All frontline officers in Northern Ireland should receive Taser stun guns following an "unacceptably high" number of assaults, the Police Federation has said.
The non-lethal but temporarily debilitating shock would provide added protection against would-be attackers, the representative organisation added.
Hundreds of PSNI members have been spat at, bitten, punched and kicked.
Recently officers were attacked during bonfire-related unrest onn the New Lodge estate in Belfast.
Currently Tasers are only issued to specialist and authorised firearms officers.
Police Federation for Northern Ireland (PFNI) chairman Mark Lindsay said: "The majority of our officers currently have no less lethal option between a baton and a firearm and we would like to see that changed.
"The option of a Taser issued across the service would be welcome."
Northamptonshire Police Chief Constable Nick Adderley recently vowed to introduce Tasers for all frontline officers following "sickening" attacks.
Mr Lindsay added: "We have an unacceptably high number of assaults on our officers and the use of Taser would be a useful resource to have at their immediate disposal.
"The decision in Northamptonshire is a direct result of assaults on officers. The problem is no less severe here."
Explaining his decision to pull police out of the New Lodge, PSNI Assistant Chief Constable Alan Todd said he did not want to ramp up use of force like plastic bullets and sacrifice public safety to save the organisation's face.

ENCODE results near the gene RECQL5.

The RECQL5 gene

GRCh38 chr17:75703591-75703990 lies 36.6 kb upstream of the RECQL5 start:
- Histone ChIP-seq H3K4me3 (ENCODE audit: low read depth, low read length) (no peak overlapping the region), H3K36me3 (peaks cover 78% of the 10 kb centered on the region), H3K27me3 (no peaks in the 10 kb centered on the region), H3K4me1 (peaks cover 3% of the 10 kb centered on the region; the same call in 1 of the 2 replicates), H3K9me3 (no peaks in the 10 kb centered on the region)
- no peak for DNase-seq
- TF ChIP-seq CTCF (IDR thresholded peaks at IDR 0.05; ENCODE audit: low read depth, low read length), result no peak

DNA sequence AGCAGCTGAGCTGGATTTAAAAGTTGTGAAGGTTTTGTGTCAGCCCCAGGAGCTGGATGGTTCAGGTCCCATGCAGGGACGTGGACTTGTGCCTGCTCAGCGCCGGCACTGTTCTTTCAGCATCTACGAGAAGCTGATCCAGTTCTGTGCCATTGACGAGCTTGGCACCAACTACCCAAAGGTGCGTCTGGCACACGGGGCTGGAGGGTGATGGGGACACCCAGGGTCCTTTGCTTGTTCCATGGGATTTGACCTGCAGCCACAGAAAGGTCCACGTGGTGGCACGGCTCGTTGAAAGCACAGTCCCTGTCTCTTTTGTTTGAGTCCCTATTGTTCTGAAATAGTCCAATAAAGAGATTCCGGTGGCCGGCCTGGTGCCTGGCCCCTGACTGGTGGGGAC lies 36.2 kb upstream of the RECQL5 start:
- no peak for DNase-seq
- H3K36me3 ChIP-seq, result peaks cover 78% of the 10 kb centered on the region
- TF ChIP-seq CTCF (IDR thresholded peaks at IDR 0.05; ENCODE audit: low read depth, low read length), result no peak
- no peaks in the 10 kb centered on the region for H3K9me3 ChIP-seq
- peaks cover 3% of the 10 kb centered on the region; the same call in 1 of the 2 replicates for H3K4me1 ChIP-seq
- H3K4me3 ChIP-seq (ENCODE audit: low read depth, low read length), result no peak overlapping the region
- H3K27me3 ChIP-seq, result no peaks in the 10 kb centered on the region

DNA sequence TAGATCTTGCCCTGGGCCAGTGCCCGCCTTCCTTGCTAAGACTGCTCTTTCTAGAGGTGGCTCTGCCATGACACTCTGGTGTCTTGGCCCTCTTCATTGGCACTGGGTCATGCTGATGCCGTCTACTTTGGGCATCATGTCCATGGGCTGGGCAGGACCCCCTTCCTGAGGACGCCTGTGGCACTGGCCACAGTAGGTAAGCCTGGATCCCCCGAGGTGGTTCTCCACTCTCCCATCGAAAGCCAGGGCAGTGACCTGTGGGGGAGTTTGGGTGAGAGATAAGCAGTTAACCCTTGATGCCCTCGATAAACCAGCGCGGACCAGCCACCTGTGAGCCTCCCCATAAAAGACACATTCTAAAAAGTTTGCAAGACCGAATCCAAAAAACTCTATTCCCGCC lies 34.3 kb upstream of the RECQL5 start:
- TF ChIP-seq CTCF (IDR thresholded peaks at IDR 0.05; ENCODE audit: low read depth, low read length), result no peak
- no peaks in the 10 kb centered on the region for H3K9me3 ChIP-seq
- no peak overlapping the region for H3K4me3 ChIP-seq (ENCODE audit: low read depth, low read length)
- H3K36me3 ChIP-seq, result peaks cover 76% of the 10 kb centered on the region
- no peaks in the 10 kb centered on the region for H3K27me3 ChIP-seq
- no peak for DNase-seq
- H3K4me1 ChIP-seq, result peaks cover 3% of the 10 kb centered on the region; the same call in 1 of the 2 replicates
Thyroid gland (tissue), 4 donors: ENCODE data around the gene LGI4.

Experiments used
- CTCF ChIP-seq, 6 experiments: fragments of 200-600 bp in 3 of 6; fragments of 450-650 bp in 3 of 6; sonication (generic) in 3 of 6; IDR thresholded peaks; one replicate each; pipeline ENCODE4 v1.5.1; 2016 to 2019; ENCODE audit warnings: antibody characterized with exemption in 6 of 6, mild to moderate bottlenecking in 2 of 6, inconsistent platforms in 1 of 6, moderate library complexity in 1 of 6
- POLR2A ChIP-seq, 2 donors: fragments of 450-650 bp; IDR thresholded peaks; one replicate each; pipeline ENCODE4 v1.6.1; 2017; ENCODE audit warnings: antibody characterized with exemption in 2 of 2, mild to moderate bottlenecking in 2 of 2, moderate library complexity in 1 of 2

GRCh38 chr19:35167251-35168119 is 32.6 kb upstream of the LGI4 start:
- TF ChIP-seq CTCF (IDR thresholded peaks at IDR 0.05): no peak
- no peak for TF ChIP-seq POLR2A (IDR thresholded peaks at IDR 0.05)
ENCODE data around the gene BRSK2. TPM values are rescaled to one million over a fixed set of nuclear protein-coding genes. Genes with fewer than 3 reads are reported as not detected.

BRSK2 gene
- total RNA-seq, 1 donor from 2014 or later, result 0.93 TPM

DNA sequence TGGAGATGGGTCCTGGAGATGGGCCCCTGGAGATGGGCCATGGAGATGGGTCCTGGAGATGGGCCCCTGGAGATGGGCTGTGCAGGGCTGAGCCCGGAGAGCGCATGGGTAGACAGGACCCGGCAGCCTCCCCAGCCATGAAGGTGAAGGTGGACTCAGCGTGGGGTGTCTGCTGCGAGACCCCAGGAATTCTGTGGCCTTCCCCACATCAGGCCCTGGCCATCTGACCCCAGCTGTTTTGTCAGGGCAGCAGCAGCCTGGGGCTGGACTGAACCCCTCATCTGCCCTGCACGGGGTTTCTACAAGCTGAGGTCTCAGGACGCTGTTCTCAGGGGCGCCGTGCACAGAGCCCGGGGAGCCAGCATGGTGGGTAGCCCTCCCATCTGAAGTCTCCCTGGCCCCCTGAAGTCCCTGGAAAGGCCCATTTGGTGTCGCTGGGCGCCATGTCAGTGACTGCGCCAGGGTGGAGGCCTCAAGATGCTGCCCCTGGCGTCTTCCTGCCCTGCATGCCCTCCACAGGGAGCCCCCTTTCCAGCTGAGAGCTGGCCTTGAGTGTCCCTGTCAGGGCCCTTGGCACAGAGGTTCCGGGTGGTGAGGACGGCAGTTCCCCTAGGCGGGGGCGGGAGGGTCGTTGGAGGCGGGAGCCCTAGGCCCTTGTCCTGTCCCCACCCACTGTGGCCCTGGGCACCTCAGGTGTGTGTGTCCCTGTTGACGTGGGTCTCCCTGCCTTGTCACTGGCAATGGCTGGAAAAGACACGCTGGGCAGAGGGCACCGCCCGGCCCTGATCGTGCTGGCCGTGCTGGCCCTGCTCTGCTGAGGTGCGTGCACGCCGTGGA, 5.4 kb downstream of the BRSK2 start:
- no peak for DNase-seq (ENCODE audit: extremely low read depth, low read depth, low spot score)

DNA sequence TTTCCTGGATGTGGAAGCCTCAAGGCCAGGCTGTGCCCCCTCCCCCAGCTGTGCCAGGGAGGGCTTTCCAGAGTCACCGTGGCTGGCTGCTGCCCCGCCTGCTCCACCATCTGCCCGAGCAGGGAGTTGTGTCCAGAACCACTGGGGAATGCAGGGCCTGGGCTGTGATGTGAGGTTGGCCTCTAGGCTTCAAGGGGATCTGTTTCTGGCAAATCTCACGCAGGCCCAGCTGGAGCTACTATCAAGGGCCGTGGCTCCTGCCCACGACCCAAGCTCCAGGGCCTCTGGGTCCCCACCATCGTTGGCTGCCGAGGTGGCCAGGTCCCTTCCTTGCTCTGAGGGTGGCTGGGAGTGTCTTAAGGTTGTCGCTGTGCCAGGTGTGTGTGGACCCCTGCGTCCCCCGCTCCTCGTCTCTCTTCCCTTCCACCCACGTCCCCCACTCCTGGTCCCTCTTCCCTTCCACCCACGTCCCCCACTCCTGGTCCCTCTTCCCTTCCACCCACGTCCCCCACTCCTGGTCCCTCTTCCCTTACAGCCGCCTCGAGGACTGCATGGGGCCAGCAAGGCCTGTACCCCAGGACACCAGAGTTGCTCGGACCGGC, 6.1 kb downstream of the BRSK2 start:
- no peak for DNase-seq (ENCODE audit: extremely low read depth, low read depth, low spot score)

The Detail investigative website asked the PSNI about assaults in Northern Ireland in a Freedom of Information (FoI) request.
From 2013/14 to 2017/18 more than 14,000 assaults on officers were recorded - an average of 2,832 per year.
Newry, with the 11th highest population, had the fourth highest number of attacks, while Enniskillen, with the 19th highest number of residents, was fifth.
More than a quarter of the 14,000 assaults led to officers sustaining injuries. On 63 occasions they were seriously hurt.
Arm fractures, liver tears, extensive facial bruising, lung damage, a head split with a bottle, and a wide range of abrasions were among the injuries inflicted.
Officers were spat at 660 times, bitten in 347 incidents, punched 131 times and kicked on 479 occasion, the figures showed.
In the kicking incidents, 54 involved the groin.
In a separate FoI, the PSNI told the BBC that, in 2017/18, assaults overall stood at 2,664, an increase of 152 on the previous year.